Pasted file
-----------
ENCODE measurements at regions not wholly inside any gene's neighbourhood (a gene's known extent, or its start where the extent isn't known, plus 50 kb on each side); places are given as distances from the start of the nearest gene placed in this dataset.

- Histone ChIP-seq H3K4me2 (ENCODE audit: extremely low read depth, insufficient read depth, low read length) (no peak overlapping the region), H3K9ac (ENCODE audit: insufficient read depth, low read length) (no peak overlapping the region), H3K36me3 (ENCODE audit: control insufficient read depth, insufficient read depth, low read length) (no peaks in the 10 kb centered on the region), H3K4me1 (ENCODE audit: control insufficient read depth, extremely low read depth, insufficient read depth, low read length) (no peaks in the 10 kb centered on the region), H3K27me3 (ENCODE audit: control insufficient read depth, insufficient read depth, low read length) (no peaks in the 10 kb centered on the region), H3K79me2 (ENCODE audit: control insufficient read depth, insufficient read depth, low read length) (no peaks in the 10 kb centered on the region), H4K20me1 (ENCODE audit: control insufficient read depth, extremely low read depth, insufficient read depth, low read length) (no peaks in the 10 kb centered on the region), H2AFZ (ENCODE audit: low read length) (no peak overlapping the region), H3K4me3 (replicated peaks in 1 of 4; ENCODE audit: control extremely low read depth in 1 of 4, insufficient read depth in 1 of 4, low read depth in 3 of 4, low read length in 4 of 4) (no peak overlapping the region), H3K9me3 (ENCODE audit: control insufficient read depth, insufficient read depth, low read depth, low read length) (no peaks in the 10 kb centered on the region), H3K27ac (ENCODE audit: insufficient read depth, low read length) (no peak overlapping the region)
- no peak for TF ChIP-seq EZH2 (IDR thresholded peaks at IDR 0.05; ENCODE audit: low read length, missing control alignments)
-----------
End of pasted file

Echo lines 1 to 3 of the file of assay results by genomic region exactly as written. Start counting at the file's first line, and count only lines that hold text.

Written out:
ENCODE measurements at regions not wholly inside any gene's neighbourhood (a gene's known extent, or its start where the extent isn't known, plus 50 kb on each side); places are given as distances from the start of the nearest gene placed in this dataset.

- Histone ChIP-seq H3K4me2 (ENCODE audit: extremely low read depth, insufficient read depth, low read length) (no peak overlapping the region), H3K9ac (ENCODE audit: insufficient read depth, low read length) (no peak overlapping the region), H3K36me3 (ENCODE audit: control insufficient read depth, insufficient read depth, low read length) (no peaks in the 10 kb centered on the region), H3K4me1 (ENCODE audit: control insufficient read depth, extremely low read depth, insufficient read depth, low read length) (no peaks in the 10 kb centered on the region), H3K27me3 (ENCODE audit: control insufficient read depth, insufficient read depth, low read length) (no peaks in the 10 kb centered on the region), H3K79me2 (ENCODE audit: control insufficient read depth, insufficient read depth, low read length) (no peaks in the 10 kb centered on the region), H4K20me1 (ENCODE audit: control insufficient read depth, extremely low read depth, insufficient read depth, low read length) (no peaks in the 10 kb centered on the region), H2AFZ (ENCODE audit: low read length) (no peak overlapping the region), H3K4me3 (replicated peaks in 1 of 4; ENCODE audit: control extremely low read depth in 1 of 4, insufficient read depth in 1 of 4, low read depth in 3 of 4, low read length in 4 of 4) (no peak overlapping the region), H3K9me3 (ENCODE audit: control insufficient read depth, insufficient read depth, low read depth, low read length) (no peaks in the 10 kb centered on the region), H3K27ac (ENCODE audit: insufficient read depth, low read length) (no peak overlapping the region)
- no peak for TF ChIP-seq EZH2 (IDR thresholded peaks at IDR 0.05; ENCODE audit: low read length, missing control alignments)